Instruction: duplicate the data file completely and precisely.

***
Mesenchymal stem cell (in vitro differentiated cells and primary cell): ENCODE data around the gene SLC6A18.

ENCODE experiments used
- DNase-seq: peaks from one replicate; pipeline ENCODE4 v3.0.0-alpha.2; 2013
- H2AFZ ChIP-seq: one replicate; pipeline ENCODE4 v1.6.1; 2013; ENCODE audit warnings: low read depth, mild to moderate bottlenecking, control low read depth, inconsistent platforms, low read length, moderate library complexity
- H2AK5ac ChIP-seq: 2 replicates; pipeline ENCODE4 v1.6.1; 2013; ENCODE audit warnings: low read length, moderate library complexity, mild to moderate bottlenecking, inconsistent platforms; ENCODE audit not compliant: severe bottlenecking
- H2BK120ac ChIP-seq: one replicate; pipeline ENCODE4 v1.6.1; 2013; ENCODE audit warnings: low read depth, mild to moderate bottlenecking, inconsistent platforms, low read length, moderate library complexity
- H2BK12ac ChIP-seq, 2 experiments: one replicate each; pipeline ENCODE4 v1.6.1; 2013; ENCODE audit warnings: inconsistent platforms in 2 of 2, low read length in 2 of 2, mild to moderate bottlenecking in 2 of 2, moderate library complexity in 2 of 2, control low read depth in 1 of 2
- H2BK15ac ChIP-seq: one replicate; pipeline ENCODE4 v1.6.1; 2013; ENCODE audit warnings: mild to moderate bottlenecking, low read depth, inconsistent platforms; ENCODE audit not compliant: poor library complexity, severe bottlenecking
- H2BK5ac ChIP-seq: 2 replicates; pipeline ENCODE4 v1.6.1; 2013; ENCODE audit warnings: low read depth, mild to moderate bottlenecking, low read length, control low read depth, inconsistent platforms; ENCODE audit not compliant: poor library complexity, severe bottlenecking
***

Mesenchymal stem cell (in vitro differentiated cells and primary cell): ENCODE data around the gene SLC6A18.

ENCODE experiments used
- DNase-seq: peaks from one replicate; pipeline ENCODE4 v3.0.0-alpha.2; 2013
- H2AFZ ChIP-seq: one replicate; pipeline ENCODE4 v1.6.1; 2013; ENCODE audit warnings: low read depth, mild to moderate bottlenecking, control low read depth, inconsistent platforms, low read length, moderate library complexity
- H2AK5ac ChIP-seq: 2 replicates; pipeline ENCODE4 v1.6.1; 2013; ENCODE audit warnings: low read length, moderate library complexity, mild to moderate bottlenecking, inconsistent platforms; ENCODE audit not compliant: severe bottlenecking
- H2BK120ac ChIP-seq: one replicate; pipeline ENCODE4 v1.6.1; 2013; ENCODE audit warnings: low read depth, mild to moderate bottlenecking, inconsistent platforms, low read length, moderate library complexity
- H2BK12ac ChIP-seq, 2 experiments: one replicate each; pipeline ENCODE4 v1.6.1; 2013; ENCODE audit warnings: inconsistent platforms in 2 of 2, low read length in 2 of 2, mild to moderate bottlenecking in 2 of 2, moderate library complexity in 2 of 2, control low read depth in 1 of 2
- H2BK15ac ChIP-seq: one replicate; pipeline ENCODE4 v1.6.1; 2013; ENCODE audit warnings: mild to moderate bottlenecking, low read depth, inconsistent platforms; ENCODE audit not compliant: poor library complexity, severe bottlenecking
- H2BK5ac ChIP-seq: 2 replicates; pipeline ENCODE4 v1.6.1; 2013; ENCODE audit warnings: low read depth, mild to moderate bottlenecking, low read length, control low read depth, inconsistent platforms; ENCODE audit not compliant: poor library complexity, severe bottlenecking